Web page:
Thursday, November 7, 2013

Letter to the New York Times

Well, this is what I would have written to them, if I were allowed 500 words.  (I posted the referenced article a few days ago). As it was, I had to pare it down to 250, and maybe they'll print 125 if I'm lucky.  But as Julia Child would say, there's no one writing your blog but you, so here's what I wanted to say:

Dear Editor:
As President of a foundation that supports one of the only local sustainable livelihoods agencies in Aceh Province, Indonesia, I read  Sara Schonhardt’s October 11 article, “In Indonesia, Environmentalists See a Disaster in the Making” with great interest and relief. Then I began to remember sadly that every time, no matter how much press, social media campaigns, and international and Jakarta-based environmental group pressure is put on Indonesia to curb deforestation in Aceh, the result has been nothing more than sympathetic platitudes and lip service.  Since 2009 the Indonesian government (and, in increasing and terrifying increments, the Aceh provincial administration) has been assuring us through surveys, conferences, studies, and workpapers—but never by actions or actual initiatives-- that it is committed to a green and sustainable future, while simultaneously ripping open the province to outside extraction interests with which the government can “partner.” Currently palm, rubber and mining concerns in Aceh are touting their “sustainability certification,” when in fact the regulations outlining compliance are developed by the companies themselves and, the MPOC roundtable notwithstanding,  the actual and reliable monitoring of these plantations and mines by objective third parties has yet to occur.  And will not occur; palm oil companies “choose” not to share any of their data with appropriate ministries, and have blocked initiatives that assist smallholder farmers who do not want to be part of the deforestation machine in their community.  (This is what in Aceh is called a “state owned business.”) Jakarta’s complex and unhealthy relationship with Aceh, the grinding poverty of local communities living on the forest buffer, and the lack of concern for the thousands of separatist fighters living in those same areas who have never received any type of compensation—none of this is conducive to the government specifically addressing the obscene amount of destruction, employee abuse (including forced labor and rape), and disregard for the fragile ecosystem that has the incredibly bad fortune to lie in an area where the only rule  followed is: get as wealthy as you can and get out.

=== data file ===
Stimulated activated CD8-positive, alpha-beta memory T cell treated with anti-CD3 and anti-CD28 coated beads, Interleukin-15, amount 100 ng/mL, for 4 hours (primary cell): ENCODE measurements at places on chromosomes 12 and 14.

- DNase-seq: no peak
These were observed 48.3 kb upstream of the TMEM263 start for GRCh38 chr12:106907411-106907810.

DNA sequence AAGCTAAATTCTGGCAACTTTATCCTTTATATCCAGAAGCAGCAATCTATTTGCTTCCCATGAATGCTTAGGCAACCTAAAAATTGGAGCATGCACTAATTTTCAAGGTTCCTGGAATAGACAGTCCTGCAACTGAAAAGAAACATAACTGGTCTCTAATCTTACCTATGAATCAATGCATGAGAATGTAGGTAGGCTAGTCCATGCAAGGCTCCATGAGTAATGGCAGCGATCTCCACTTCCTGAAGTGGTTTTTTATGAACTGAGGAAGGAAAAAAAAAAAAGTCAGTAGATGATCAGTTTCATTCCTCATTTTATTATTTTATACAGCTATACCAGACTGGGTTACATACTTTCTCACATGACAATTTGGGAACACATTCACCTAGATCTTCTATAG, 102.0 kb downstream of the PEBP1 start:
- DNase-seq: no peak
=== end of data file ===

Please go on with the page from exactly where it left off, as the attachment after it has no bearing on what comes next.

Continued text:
I just don’t know who to be more angry at—the schizophrenic provincial administration that broadcasts its conservation record and holds sustainability conferences while leaping into bed with big palm oil in the name of “economic strengthening”—or the international NGOs who since 2005 have done little to develop and educate strong local agencies and leaders who are committed to protecting the resource and their communities long after the last Chief of Mission paycheck has been cashed.

People living on the buffer of rainforests in Aceh do not want to be sharecroppers. And all the international hand-wringing and Save the Orangutan campaigns and Indonesian bureaus of global environmental groups is not dissuading the people making the money from making the money.  The wildlife is being eradicated and the soil is eroding and the indigenous communities are starving and on the other side of the world we are about ready to run out of oxygen and we all know that the Sumatran elephant in the living room is the unwillingness of the Indonesian government to yank itself into developed nation status and curb the tsunami of corruption at the ministry level.  But really, why should it?  If the international community wants to truly help, we will move heaven and earth to support and train local conservation and community development efforts.

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